“When my fastball is located, everything is good,” Marquez said.
Márquez pitched eight shutout innings, allowing three hits and a walk while striking out eight. He threw 99 pitches, 69 for strikes and took a no-hitter into the seventh inning.
“I think you saw life to the fastball, the breaking ball was consistent all game long,” Rockies manager Bud Black said.
The fastball that topped out at 98 mph was Márquez’s bread and butter throughout the game, and he supplemented it with a curveball that dipped as low as 76 on the radar gun and induced seven swings and misses. Márquez also added in a few changeups and sliders along the way.
“Guys have to respect 95,” Rockies catcher Ryan Hanigan said. “When you’re able to get ahead with a curveball, then they’re kind of in between and that’s what we wanted.”
With the Rockies leading 1-0 and with Márquez’s no-hit bid still intact in the sixth, Rockies right fielder Carlos González made a spectacular diving catch on a sinking liner from Cubs pitcher Kyle Hendricks, preventing extra bases and keeping the no-no alive.
“Great catch, right?” Black said. “He’s been playing great defensively.”
Hanigan, a 36-year-old who has caught two no-hitters in his big league career, said that a third wasn’t on his mind quite yet when González made his catch in the sixth.
“I don’t worry about that until we get into about the eighth inning, we’re just trying to win the game,” Hanigan said.
Márquez, on the other hand, said a possible no-hitter had crossed his mind by that point in the game.
“I thought about a no-hitter (starting in) about the fifth,” Márquez said.
Márquez’s no-hit bid ended in the seventh when Kris Bryant led off the inning by lining a 2-0 changeup from Márquez into left field for a double. He did not get past second, however, as Marquez got two ground ball outs sandwiched around a strikeout of Jeimer Candelario to get out of the inning with a 1-0 lead.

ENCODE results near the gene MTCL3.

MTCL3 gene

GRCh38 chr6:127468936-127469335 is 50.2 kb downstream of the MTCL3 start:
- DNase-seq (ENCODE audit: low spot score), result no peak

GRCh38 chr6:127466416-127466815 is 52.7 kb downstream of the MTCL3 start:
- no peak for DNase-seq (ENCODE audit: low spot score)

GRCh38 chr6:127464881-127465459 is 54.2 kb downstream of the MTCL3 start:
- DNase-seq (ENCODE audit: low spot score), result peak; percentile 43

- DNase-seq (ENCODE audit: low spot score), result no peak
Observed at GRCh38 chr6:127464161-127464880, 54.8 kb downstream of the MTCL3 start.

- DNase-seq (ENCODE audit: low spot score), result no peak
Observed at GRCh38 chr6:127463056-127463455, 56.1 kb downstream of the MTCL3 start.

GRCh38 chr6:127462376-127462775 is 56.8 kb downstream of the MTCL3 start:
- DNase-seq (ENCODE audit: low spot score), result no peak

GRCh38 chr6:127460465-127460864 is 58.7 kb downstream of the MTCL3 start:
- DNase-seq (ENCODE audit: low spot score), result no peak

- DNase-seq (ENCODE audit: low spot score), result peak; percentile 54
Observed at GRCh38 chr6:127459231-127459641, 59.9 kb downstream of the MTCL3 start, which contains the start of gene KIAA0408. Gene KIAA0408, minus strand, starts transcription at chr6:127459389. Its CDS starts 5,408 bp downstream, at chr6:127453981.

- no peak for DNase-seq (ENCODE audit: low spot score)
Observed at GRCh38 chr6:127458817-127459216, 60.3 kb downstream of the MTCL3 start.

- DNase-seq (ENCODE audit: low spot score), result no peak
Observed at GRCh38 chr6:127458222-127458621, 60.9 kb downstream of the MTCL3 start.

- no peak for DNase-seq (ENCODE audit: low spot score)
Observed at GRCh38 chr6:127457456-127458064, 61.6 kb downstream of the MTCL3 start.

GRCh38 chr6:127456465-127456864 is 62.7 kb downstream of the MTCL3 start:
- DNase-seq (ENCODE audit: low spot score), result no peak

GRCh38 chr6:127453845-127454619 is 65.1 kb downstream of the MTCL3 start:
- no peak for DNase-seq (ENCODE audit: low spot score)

“That was big,” Black said. “Watching Germán and watching his actions led me to believe that there were still a lot of outs left in his arm, he was in a good spot mentally, that didn’t bother him, he was fine.”
Perhaps the biggest moment of the game came in the bottom of the seventh. With men on second and third and two outs, Black elected to let Márquez bat for himself against Cubs reliever Carl Edwards Jr., who had been dominant early in the season.
“I thought Márquez had a good chance to put up a zero in the eighth inning the way he was throwing the baseball,” Black said. “I thought the zero was more important than the odds against a pinch hit against a guy with a 0.64 ERA, who has given up four hits in 14 innings.”
Márquez came through at the plate, knocking an 0-2 offering from Edwards Jr. into left field for his first career hit and RBIs, his two-run single giving the Rockies a 3-0 lead.
“I didn’t look at that pitch, just swung,” Márquez said.
Black’s faith in Márquez was rewarded in the eighth, as the rookie stranded a pair of Cubs in scoring position after giving up back-to-back singles. Greg Holland then entered the game in the ninth, retiring the Cubs in order to earn his 14th save of the season.
“That’s how you draw it up,” Hanigan said. “Get him through eight, get to your closer, game over.”
The win gave the Rockies their fourth straight series victory and brought their record to 22-13, which represents the best 35-game start in franchise history. They have a 1 1⁄2 game lead in the NL West over the Dodgers, who come to Coors Field Thursday to begin a four-game series. The series against Los Angeles will be another test for the Rockies, and it begins with Tyler Anderson looking for a repeat of his last start against the Diamondbacks as he takes on Hyun-jin Ryu.